1 August 2021: More Songs About Buildings and Food

As I’m writing this, I’m listening to the seminal Talking Heads album More Songs About Buildings and Food. It’s the first of three produced by Brian Eno. Andy Partridge of XTC claims he came up with the title.


Katie and I have started referring to the 130-year-old Victorian we live in as “Mockingbird Acres”. I’ve previously stated that this place is, um, quirky. Our name draws from The Munsters mansion (1313 Mockingbird Lane) and the Douglas Farm from Green Acres. The former, or course, was run down, dusty, and filled with cobwebs. The latter had comical features like a bedroom closet with no back wall, leaving it open to the outside. This place has doors that go nowhere (the result of ham-handed remodeling efforts in the past), light switches that do nothing, and far too many old telephone landline jacks (3 in the kitchen alone).

And Food

We’re eating mostly vegetarian these days. For breakfast we’ve been porridge (sorry, Americans .. I mean oatmeal) and fruit. Coffee with oat milk. Stir-fried vegetables with rice, and sometimes an egg for extra protein. Pasta primavera with my own sauce, because jar sauce has a ton of added sugar for no explicable reason. I might add some browned ground turkey to that. Raw veggies with a dip made from Greek yogurt and herbs. Oatmeal cookies that I bake from scratch, with either raisins or dried cranberries (my kingdom for some affordable sultanas). No processed food. I know what’s in everything we eat.

Buildings and Food

I am, so far, pleased with the grocery delivery service. It’s a hump to get to the farmer’s market, or the grocery store with decent product. The cost of having someone doing the shopping and bringing it to me at Mockingbird Acres is less than bus fare. It feels decadent. I worry that they’re not being paid well enough, so I tip well. That makes it cost more than bus fare, but it saves me time and spoons so it’s still worth it.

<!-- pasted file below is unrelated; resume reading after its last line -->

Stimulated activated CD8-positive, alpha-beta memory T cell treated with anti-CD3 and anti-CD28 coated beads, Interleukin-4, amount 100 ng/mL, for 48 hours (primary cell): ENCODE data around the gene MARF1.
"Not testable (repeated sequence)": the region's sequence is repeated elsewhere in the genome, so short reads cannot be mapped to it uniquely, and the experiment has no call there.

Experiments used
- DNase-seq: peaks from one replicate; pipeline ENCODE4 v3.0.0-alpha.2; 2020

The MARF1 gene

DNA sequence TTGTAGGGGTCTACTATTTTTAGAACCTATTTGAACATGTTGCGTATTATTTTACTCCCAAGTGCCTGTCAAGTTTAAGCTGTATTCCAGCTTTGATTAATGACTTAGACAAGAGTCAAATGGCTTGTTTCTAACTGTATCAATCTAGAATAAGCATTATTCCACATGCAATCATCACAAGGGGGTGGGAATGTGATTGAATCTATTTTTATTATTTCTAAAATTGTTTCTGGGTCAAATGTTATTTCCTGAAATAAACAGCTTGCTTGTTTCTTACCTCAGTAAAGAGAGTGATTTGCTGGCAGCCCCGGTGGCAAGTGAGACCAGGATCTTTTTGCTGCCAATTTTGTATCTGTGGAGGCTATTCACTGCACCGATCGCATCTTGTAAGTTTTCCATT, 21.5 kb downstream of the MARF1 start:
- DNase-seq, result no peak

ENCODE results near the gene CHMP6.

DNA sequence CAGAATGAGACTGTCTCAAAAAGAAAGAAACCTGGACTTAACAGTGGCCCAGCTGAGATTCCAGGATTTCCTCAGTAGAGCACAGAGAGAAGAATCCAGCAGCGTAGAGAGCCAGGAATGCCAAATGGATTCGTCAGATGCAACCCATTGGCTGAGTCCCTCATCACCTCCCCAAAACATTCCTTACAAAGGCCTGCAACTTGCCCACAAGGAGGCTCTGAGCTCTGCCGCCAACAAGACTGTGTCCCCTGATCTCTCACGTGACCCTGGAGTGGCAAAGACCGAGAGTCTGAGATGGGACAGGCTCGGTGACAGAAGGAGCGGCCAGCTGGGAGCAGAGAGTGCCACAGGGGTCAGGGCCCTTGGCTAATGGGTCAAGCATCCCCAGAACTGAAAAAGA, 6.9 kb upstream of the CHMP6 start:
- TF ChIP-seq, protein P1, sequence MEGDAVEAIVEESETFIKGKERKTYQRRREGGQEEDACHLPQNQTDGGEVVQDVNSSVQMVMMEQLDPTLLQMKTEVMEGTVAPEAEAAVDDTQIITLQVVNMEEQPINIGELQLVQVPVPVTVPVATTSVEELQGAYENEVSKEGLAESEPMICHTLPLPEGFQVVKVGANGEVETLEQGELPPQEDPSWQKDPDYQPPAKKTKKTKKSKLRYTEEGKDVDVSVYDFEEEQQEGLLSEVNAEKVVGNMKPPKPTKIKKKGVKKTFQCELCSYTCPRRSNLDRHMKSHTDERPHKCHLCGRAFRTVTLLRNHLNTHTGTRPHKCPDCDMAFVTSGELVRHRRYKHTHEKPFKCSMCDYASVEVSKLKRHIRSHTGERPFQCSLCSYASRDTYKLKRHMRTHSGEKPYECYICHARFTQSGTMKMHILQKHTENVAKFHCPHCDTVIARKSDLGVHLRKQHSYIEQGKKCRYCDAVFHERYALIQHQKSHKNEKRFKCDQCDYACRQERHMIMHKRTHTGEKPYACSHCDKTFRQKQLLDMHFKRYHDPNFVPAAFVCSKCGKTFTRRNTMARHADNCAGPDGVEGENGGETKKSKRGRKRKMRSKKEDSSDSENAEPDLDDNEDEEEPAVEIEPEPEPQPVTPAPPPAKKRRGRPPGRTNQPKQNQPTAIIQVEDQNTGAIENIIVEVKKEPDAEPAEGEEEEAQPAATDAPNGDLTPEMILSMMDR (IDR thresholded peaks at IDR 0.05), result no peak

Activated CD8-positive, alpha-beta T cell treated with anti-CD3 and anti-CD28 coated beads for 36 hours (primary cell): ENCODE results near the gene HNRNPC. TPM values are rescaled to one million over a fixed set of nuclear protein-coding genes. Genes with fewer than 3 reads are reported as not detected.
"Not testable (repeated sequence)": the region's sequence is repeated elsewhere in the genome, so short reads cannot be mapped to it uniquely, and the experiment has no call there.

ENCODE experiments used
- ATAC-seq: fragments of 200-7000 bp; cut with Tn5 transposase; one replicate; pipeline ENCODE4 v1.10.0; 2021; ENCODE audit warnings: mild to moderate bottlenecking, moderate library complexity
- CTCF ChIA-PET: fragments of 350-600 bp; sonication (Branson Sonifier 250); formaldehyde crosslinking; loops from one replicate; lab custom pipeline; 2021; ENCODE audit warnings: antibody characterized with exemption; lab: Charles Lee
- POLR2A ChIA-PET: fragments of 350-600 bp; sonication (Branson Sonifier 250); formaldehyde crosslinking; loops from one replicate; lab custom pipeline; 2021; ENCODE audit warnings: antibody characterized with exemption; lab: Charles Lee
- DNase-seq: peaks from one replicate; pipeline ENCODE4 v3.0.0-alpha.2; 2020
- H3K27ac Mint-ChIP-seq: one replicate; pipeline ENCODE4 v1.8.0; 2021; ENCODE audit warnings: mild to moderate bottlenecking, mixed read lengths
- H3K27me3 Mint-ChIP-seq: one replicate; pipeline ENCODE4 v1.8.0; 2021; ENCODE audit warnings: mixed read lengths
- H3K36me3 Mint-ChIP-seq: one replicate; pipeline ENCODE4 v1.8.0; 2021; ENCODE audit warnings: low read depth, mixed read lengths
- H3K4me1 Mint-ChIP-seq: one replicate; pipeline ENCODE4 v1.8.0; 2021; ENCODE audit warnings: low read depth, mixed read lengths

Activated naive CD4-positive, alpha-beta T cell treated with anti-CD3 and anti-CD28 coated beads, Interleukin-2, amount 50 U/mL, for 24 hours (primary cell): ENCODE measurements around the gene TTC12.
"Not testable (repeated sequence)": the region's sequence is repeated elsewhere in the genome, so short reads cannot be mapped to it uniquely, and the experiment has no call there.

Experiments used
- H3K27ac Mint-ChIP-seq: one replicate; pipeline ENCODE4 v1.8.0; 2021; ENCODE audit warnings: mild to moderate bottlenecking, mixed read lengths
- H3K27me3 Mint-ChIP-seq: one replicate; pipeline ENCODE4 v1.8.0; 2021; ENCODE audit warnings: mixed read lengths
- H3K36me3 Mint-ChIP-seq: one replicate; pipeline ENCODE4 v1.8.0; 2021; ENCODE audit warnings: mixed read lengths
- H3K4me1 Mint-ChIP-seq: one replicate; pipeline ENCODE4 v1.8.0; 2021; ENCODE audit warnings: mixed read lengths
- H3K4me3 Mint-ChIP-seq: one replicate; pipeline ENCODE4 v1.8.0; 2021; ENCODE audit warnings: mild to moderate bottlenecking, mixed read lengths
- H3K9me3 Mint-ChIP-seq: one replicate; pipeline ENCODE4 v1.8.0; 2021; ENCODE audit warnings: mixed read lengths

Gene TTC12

31 July 2021: The Kinsmans versus Machine Intelligence

Last week, Twitter shut down one of Katie’s accounts because she couldn’t provide a birth certificate, passport, or other ID for a doll. Some algorithm saw that Marielle is supposed to be an 11-year-old girl. It made a decision, and no human support agent was allowed to override it. In the latest episode of the Kinsmans versus Machine Intelligence, Paypal has now put a hold on our account. They want invoices showing that we purchased the items that we’re reselling.

Reader, we are not reselling anything.

They flagged two transactions that they need explanations for. One is a royalty payment I received from DriveThruRPG. I can’t show you an invoice proving that I legally purchased the books I wrote and published. The other is for dolls that a customer purchased from Katie’s website. Sorry, can’t provide an invoice for the original artwork that she made with her own two hands.

Paypal gave me a small box with a limited number of characters to explain. This is like trying to capture subtlety and nuance in a single tweet. So I wrote an exceedingly polite explanation, saved it as a PDF, and uploaded it in the space where I was supposed to supply an invoice. I hope that some machine intelligence won’t just scan it, not recognize it an an invoice, and go “Nope!” the way twitter did.